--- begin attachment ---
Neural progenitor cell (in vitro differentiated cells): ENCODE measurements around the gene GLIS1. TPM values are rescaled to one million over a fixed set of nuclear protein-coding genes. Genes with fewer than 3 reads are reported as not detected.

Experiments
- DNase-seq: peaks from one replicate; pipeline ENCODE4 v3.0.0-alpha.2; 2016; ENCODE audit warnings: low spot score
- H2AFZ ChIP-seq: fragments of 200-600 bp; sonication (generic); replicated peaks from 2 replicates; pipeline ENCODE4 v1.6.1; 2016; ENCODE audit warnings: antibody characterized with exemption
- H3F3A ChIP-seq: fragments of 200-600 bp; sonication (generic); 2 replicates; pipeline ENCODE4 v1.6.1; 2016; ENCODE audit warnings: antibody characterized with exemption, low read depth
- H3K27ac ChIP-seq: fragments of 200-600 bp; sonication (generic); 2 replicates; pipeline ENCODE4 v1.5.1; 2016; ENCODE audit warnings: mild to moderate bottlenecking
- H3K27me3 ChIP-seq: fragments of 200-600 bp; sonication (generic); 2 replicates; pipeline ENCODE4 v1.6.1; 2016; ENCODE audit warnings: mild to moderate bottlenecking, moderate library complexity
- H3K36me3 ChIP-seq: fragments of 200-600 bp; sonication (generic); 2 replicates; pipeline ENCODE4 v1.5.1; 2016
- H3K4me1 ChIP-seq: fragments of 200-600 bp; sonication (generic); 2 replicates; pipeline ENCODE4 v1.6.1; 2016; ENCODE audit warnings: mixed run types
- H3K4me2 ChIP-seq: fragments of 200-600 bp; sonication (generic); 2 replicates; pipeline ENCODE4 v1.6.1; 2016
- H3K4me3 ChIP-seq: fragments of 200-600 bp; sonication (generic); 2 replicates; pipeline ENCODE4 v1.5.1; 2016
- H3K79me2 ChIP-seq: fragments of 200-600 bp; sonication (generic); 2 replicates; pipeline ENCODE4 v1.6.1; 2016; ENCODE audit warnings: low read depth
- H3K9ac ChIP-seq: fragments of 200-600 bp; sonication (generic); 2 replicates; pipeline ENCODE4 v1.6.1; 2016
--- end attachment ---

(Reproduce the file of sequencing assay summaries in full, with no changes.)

Neural progenitor cell (in vitro differentiated cells): ENCODE measurements around the gene GLIS1. TPM values are rescaled to one million over a fixed set of nuclear protein-coding genes. Genes with fewer than 3 reads are reported as not detected.

Experiments
- DNase-seq: peaks from one replicate; pipeline ENCODE4 v3.0.0-alpha.2; 2016; ENCODE audit warnings: low spot score
- H2AFZ ChIP-seq: fragments of 200-600 bp; sonication (generic); replicated peaks from 2 replicates; pipeline ENCODE4 v1.6.1; 2016; ENCODE audit warnings: antibody characterized with exemption
- H3F3A ChIP-seq: fragments of 200-600 bp; sonication (generic); 2 replicates; pipeline ENCODE4 v1.6.1; 2016; ENCODE audit warnings: antibody characterized with exemption, low read depth
- H3K27ac ChIP-seq: fragments of 200-600 bp; sonication (generic); 2 replicates; pipeline ENCODE4 v1.5.1; 2016; ENCODE audit warnings: mild to moderate bottlenecking
- H3K27me3 ChIP-seq: fragments of 200-600 bp; sonication (generic); 2 replicates; pipeline ENCODE4 v1.6.1; 2016; ENCODE audit warnings: mild to moderate bottlenecking, moderate library complexity
- H3K36me3 ChIP-seq: fragments of 200-600 bp; sonication (generic); 2 replicates; pipeline ENCODE4 v1.5.1; 2016
- H3K4me1 ChIP-seq: fragments of 200-600 bp; sonication (generic); 2 replicates; pipeline ENCODE4 v1.6.1; 2016; ENCODE audit warnings: mixed run types
- H3K4me2 ChIP-seq: fragments of 200-600 bp; sonication (generic); 2 replicates; pipeline ENCODE4 v1.6.1; 2016
- H3K4me3 ChIP-seq: fragments of 200-600 bp; sonication (generic); 2 replicates; pipeline ENCODE4 v1.5.1; 2016
- H3K79me2 ChIP-seq: fragments of 200-600 bp; sonication (generic); 2 replicates; pipeline ENCODE4 v1.6.1; 2016; ENCODE audit warnings: low read depth
- H3K9ac ChIP-seq: fragments of 200-600 bp; sonication (generic); 2 replicates; pipeline ENCODE4 v1.6.1; 2016